Veteran right-hander Shawn Camp is back after leading the NL in appearances last year and joins incumbent left-hander James Russell and right-hander Michael Bowden, all three of whom posted better ERAs than their peripherals would suggest. Hisanori Takahashi, Rule V pick Hector Rondon, Jaye Chapman and Alberto Cabrera will provide depth.
The Cubs weren’t any better at scoring runs than they were at preventing them last year, but there were a few bright spots. Bryan LaHair started off well at first base, but then fell off dramatically after the call-up of Anthony Rizzo which moved him to the outfield. LaHair is now plying his wares in Japan while Rizzo looks like a legitimate everyday first baseman after posting a .285/.342/.463 slash line with 15 home runs in only 368 plate appearances as a 22-year-old.
Joining Rizzo in the middle of the lineup is leftfielder Alfonso Soriano, who despite having a cumbersome contract, is actually a very useful player. He had a 116 wRC+ last year as a 36-year-old and might actually have some trade value if the Cubs are willing to eat the majority of the $36-million remaining on his deal over the next two years.
Shortstop Starlin Castro regressed a little bit offensively, but is still one of the best short stops in the NL and at just 23, still has a lot of room to grow. He probably doesn’t get on base enough to be a top-of-the-order hitter, but his bourgeoning power suggests he might fit well in the middle-to-lower half. He combines with Ian Stewart to form the left side of the infield, providing Stewart stays healthy. The Cubs don’t have much in the way of options at third base with the reinforcements consisting of Luis Valbuena and Josh Vitters so they’ll need Stewart to hit better than his awful 65 wRC+ from last year.
At the top of the order will be David DeJesus, who’s entering the year as the projected everyday centerfielder. DeJesus is an average hitter, but he gets on base at a decent clip and has the profile of a leadoff hitter. Beside him in rightfield, the Cubs will likely go with a platoon of Nate Schierholtz and Scott Hairston with former Astro Brian Bogusevic providing insurance.
Darwin Barney is back to play second base, but his value is derived entirely from his glove. Last season in 588 plate appearances, Barney hit a woeful .254/.299/.354. Valbuena and utility man Brent Lillibridge could also see time there this season.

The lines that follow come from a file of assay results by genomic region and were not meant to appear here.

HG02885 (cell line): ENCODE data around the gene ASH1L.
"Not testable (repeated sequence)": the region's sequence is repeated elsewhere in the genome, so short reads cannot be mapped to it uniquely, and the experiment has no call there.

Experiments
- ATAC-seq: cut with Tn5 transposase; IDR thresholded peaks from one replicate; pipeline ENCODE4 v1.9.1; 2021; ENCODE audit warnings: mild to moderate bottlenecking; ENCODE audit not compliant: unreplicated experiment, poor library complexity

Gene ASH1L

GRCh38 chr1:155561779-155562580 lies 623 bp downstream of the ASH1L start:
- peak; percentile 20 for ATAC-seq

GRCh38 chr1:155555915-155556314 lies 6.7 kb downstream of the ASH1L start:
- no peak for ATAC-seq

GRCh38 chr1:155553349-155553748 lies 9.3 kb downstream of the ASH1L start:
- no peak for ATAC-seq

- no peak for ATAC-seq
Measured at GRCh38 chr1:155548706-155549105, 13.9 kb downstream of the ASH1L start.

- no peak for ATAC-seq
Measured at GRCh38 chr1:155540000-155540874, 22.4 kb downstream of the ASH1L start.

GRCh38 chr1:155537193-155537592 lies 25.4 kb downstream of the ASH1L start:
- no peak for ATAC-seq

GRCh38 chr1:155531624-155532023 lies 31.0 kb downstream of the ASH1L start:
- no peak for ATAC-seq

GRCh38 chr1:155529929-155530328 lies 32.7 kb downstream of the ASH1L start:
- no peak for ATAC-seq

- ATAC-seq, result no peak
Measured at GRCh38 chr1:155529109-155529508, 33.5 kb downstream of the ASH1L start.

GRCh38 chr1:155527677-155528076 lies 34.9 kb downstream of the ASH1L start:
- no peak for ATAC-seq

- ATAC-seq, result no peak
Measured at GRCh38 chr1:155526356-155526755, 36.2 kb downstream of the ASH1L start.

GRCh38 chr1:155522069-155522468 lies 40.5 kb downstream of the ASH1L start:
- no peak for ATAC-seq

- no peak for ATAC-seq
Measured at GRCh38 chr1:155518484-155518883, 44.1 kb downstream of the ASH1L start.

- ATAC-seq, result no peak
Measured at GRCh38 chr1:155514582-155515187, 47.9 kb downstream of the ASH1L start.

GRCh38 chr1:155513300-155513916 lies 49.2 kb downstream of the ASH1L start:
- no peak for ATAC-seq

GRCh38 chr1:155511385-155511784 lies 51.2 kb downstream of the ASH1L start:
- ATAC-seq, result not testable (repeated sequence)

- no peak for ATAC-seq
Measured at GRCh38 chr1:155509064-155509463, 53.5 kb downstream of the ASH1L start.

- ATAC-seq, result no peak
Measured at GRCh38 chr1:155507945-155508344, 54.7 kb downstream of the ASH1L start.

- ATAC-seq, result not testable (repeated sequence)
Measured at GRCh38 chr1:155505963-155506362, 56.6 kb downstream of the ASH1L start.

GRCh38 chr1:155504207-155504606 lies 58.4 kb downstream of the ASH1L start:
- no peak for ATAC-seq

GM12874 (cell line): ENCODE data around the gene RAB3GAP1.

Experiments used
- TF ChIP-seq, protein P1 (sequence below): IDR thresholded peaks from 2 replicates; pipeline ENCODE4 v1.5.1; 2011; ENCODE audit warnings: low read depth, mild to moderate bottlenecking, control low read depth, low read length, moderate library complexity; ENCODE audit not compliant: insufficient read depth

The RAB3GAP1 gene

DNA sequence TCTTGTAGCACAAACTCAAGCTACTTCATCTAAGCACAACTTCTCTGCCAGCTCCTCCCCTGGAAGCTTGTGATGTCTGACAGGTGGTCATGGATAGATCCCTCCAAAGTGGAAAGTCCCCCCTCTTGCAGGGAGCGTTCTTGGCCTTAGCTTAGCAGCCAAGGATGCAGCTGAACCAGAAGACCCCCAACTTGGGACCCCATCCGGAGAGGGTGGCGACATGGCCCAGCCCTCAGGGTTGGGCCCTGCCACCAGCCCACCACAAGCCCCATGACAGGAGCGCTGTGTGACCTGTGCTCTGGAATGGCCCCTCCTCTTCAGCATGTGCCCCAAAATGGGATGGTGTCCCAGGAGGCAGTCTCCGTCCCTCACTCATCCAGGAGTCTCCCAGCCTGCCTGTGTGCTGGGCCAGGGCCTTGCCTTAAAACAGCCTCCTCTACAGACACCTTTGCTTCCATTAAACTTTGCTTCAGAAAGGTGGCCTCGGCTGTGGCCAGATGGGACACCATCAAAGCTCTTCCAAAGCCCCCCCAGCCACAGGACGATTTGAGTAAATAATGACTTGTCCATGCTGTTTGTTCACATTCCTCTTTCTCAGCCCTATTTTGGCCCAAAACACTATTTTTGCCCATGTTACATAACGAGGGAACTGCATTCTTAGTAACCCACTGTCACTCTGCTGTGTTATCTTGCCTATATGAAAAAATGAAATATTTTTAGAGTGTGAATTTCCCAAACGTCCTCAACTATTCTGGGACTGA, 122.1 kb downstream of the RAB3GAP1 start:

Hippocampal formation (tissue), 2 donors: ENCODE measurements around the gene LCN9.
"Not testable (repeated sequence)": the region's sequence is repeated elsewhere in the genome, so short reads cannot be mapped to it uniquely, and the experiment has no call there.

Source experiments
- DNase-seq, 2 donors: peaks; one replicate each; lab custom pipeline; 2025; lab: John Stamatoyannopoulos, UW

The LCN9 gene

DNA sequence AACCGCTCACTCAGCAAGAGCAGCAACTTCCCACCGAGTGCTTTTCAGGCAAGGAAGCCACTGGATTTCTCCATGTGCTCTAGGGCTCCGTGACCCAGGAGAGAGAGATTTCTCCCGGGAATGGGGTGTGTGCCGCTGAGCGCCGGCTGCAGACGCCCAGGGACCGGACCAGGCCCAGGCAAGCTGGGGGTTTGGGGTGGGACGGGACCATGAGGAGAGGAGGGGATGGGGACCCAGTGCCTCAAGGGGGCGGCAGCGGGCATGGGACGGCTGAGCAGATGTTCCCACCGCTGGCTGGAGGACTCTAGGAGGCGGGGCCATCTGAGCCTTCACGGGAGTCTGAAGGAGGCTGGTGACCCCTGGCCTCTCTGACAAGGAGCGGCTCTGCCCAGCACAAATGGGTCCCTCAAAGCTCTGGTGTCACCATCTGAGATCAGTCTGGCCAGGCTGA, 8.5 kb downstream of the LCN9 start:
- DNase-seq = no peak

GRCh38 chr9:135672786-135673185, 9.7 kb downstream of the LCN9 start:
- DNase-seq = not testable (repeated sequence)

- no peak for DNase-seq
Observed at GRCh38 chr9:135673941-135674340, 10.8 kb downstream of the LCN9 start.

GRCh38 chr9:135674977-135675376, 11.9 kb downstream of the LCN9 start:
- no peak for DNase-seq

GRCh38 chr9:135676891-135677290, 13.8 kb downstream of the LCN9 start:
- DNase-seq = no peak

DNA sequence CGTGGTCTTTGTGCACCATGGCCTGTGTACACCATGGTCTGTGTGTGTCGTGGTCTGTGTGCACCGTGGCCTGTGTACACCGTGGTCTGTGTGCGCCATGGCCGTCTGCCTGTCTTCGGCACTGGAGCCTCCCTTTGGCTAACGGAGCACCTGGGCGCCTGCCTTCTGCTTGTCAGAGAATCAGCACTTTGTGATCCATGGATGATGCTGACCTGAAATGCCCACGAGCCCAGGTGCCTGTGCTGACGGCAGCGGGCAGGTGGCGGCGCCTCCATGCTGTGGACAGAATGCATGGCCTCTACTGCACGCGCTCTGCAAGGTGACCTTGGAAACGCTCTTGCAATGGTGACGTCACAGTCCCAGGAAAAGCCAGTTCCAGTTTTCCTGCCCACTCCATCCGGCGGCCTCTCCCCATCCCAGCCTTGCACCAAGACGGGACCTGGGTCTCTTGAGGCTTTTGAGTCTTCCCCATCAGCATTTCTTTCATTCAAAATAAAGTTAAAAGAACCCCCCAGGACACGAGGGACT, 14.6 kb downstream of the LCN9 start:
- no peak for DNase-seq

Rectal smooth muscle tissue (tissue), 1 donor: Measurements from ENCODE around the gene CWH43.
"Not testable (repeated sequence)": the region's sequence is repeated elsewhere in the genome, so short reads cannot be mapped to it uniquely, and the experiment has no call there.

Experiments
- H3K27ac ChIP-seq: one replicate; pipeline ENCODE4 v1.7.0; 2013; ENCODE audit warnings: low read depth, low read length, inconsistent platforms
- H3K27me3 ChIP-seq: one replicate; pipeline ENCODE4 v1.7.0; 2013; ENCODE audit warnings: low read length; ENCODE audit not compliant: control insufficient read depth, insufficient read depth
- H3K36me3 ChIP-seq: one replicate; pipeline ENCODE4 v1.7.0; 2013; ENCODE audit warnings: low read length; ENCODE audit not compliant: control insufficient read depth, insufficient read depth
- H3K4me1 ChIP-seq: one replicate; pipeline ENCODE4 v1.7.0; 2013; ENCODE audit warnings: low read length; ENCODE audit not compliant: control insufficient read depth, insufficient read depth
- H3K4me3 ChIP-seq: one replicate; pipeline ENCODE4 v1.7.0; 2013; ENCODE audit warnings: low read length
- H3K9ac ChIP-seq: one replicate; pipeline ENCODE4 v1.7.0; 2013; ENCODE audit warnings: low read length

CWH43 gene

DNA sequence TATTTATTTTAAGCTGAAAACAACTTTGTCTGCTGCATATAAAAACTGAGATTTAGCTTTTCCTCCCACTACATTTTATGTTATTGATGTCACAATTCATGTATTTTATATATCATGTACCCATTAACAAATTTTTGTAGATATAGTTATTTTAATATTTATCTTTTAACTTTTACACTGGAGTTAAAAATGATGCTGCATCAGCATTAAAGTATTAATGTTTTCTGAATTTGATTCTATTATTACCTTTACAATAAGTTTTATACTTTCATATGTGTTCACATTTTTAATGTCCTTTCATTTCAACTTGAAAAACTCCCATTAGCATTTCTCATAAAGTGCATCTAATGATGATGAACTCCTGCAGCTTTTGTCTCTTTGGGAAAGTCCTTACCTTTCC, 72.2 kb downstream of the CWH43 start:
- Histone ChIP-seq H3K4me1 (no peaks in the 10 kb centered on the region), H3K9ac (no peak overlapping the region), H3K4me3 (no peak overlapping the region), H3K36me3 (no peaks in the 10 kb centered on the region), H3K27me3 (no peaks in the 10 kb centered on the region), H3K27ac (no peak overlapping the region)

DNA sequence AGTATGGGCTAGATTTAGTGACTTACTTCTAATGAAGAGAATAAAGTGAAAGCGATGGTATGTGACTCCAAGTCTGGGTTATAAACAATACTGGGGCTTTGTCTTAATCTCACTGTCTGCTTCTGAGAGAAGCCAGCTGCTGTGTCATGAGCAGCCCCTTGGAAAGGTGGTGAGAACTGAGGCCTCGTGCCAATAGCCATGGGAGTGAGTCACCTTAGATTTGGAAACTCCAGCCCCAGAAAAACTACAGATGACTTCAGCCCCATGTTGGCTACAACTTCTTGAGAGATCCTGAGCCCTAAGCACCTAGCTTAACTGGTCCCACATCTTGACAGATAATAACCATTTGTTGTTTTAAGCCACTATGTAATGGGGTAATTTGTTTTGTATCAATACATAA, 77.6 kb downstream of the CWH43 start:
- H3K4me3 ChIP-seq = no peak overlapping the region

Welington Castillo and Dioner Navarro are expected to handle the catching duties in 2013. Castillo showed some promise in 190 plate appearances last season and should get a bulk of the playing time. Steve Clevenger and J.C. Boscan are around to provide depth if needed.
The Cubs finished ninth in defensive efficiency in the NL last year and return much of the same group for 2013. DeJesus’ move from right to centerfield with the departure of Tony Campana won’t help, but both Hairston and Schierholtz are solid in right. Soriano worked on his positioning last season which seemed to help, but he’s still well-below-average in left.
Up-the-middle, Barney is one of the best defensive infielders in baseball and should probably be playing short, but there are worse options than Castro even if he eventually needs to move off the position. Castillo has worked hard to become an average defensive catcher but is not considered to be any better than that.
The Cubs worked hard to improve their starting rotation over the winter and they’ll be better in 2013, but the lineup is very thin and the rotation still lacks high-impact talent. Prospects like shortstop Javier Baez and outfielders Albert Almora and Jorge Soler are still a couple years off so expect the Cubs to continue to trade away their Major League assets and build for the future. When the time is right, the Cubs have as much money as anyone and should be able to turn things around quickly once they decide to.
2013 Prediction: 68-94, 5th NL Central